Public Speaking – Always Have an Offer When You Speak on Stage for Business

Public Speaking – Always Have an Offer When You Speak on Stage for Business

Always have a product or service to sell when speaking.

Always have a product or service to sell when speaking.

Last week I had the opportunity to speak at a women’s symposium event in beautiful Galena, Illinois. My client, Brian Basilico, author of It’s Not About You, It’s About Bacon, introduced me to the meeting planner because he was going to be speaking at the same event and was booked before I was. In a typical turn of events where another speaker had cancelled (sadly this happens all the time), the meeting planner called me in a panic; would I be willing to fill in at the last minute with less than 2 weeks’ notice? Sure. Of COURSE I would; I was planning to be there anyway!

One of the sponsors of the event, the beautiful and serene Aldrich Guest House Bed & Breakfast, was host to the speakers the night before the event. So there I was, sitting around the dining room table with Brian, an expert in social media, and Traci D. Ellis, an attorney who works with professional women handling their business and personal needs. Smart people.

Yet, as we chatted about our presentations (and they both put finishing touches on their slides), I quickly learned that neither had planned to offer anything for sale to the audience, except for Brian’s book.

Big mistake.

As I explained to them, there will be people in any audience who are ready to buy something from you RIGHT AT THE MOMENT YOU ARE ON STAGE. Unless it was in the speaker’s agreement with the event that you would not be permitted to sell any products or services, then by all means you should. And here’s why:

If you firmly believe in your heart of hearts that what you do for people with your services or the results that using your product can truly enhance the lives of those who invest, then it is wrong to withhold that from people you know you can help and who need it. All that’s left to do is to make sure they know what it is you offer. Plain and simple.

Beyond that, you deserve to make a living. Yes, I know you love speaking. And yes, I know it’s a joy just to be able to share your information with an audience. And yes, of course you get plenty of benefits from speaking even if you don’t make a dime. But as one of my mentors, Jeff Herring has always said, if you go out of business because you’re not making enough money to support yourself, then you’re doing the world a disservice, robbing them of your unique gifts.  So get paid when the opportunity presents itself.

There are too many complex steps to “closing” on stage with audiences so you get the maximum results to discuss in a blog post. Even so, with some audiences, you don’t need a bunch of tricks and techniques; and they may not be appropriate for that audience anyway. Even if you never try a single “closing technique,” all you simply have to do is tell your audience members, “You might be wondering about how the details of what we’ve been talking about today can help you. I also do consulting in my business where I talk to my clients on the phone for an hour and we work out the details to [fill in the blank]. Normally I charge $250 for this hour. Today I’m offering a [discount/bonus/wh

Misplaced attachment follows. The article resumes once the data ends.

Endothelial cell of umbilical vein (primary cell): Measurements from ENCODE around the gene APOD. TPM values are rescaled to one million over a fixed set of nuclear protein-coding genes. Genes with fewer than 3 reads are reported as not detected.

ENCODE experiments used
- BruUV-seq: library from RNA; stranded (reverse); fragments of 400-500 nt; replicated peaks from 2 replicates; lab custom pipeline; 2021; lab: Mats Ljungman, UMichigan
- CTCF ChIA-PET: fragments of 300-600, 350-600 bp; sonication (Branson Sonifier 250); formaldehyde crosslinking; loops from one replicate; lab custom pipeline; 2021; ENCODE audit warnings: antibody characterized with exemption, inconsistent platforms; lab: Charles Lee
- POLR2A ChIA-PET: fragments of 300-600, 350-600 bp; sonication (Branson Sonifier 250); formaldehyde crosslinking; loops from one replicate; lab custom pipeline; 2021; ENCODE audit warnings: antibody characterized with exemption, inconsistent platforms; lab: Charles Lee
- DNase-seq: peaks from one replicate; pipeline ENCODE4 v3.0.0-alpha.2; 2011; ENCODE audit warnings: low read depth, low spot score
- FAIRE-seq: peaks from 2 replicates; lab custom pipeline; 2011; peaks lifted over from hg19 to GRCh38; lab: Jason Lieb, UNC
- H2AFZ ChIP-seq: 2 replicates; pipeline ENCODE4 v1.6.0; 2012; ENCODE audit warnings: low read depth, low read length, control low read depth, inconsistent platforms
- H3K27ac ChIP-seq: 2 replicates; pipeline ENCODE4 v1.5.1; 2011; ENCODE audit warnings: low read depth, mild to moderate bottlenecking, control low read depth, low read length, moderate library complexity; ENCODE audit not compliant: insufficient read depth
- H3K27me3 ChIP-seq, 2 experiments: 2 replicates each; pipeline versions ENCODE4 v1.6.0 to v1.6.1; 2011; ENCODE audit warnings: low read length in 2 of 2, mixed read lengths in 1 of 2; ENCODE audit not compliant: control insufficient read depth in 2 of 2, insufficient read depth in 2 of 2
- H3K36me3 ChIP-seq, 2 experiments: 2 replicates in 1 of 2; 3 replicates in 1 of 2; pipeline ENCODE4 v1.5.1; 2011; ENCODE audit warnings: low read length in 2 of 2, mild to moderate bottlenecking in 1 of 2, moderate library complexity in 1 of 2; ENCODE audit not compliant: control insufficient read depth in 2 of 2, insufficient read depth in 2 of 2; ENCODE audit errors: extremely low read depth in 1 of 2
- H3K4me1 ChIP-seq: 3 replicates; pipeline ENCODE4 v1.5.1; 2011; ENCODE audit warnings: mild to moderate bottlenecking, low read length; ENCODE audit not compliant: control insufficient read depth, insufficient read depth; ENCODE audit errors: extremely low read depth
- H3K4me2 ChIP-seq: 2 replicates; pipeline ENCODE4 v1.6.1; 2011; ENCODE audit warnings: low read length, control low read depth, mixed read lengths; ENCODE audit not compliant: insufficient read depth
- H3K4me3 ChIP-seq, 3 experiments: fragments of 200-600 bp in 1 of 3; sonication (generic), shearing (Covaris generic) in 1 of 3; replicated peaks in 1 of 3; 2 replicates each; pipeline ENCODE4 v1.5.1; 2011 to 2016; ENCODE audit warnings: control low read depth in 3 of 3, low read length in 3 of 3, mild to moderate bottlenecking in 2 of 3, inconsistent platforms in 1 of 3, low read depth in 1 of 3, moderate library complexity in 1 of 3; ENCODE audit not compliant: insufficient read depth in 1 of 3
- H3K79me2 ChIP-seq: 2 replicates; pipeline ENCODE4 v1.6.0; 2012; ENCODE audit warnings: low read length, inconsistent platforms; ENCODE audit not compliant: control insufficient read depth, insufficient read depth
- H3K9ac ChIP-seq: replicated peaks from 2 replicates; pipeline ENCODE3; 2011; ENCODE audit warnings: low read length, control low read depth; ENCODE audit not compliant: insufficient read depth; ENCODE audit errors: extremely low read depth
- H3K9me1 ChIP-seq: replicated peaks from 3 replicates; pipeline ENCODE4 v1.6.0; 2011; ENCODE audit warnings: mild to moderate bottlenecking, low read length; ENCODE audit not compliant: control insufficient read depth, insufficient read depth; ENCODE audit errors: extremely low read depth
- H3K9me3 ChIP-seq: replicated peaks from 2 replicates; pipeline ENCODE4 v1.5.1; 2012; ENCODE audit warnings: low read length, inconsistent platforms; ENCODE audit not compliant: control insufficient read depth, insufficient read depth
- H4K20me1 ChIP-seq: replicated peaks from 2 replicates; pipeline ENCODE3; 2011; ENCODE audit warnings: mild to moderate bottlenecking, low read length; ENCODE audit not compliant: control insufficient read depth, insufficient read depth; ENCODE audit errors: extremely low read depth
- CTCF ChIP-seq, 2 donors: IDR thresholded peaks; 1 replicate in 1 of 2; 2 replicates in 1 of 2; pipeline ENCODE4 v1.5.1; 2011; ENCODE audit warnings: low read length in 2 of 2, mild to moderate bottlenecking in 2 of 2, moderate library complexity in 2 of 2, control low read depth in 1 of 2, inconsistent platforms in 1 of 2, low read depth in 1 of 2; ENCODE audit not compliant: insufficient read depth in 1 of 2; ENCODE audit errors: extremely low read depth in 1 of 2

Brian Basilico, Author of It's Not About You, It's About Bacon

Brian Basilico, Author of It’s Not About You, It’s About Bacon

atever] so you’ll get that hour for just $197. If [what you do] is something you’ve been struggling with, let me know today and I can help you.” You’re not hard selling. It might take you all of 30 seconds to say. You’re just sharing in a friendly, helpful way.

Using that simple strategy, Brian was excited when he was approached by a couple people who wanted his offer and one ready to give him a

check on the spot. Had he not offered it, the opportunity could easily have been lost, the moment past, and the cash left on the table. Instead, by simply offering a service, someone in the audience gets to benefit from Brian’s substantial brilliance. And I couldn’t be happier for him or his new client!

Do you always offer something for sale when you speak? How has that worked for you? I’d love to hear your thoughts and experiences in the comments below.

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4 Comments

  1. Traci D. Ellis July 26, 2013 at 8:59 pm - Reply

    Great lesson for me to learn Felicia! The fact that someone from the audience had to ask me how/when she could buy my book brought this lesson home to me like a knock across my forehead. Won’t be making that mistake again.

    • Felicia Slattery July 26, 2013 at 9:17 pm - Reply

      Yes ma’am!

      When you speak, people who are a good fit for your service get excited about you. It just makes sense to tell them when and how to buy from you if they want. And you can do it so simply without a lot of pomp and “salesmanship.” Nobody likes that anyway!

      Your story was just fantastic, too!
      Felicia

  2. Brian Basilico July 26, 2013 at 8:35 pm - Reply

    Good points. It’s the teacher in me that does not want to sell in a presentation (I can’t sell in college classes I teach). I have to learn that Presenters are different… WE can (and should) do a pitch at the end! It worked so well!

    • Felicia Slattery July 26, 2013 at 9:14 pm - Reply

      Brian-
      As you know, I come from an academic background too. Two things I had to learn how to do: write conversationally instead of in “academese” and sell alongside of teaching. It comes with practice.

      The cool part about being a teacher first is you KNOW you’ve given your audience some great content so they will know for sure when they do decide to buy they’ll be getting something fantastic!
      Felicia

      PS Go get your Gravatar! https://en.gravatar.com/

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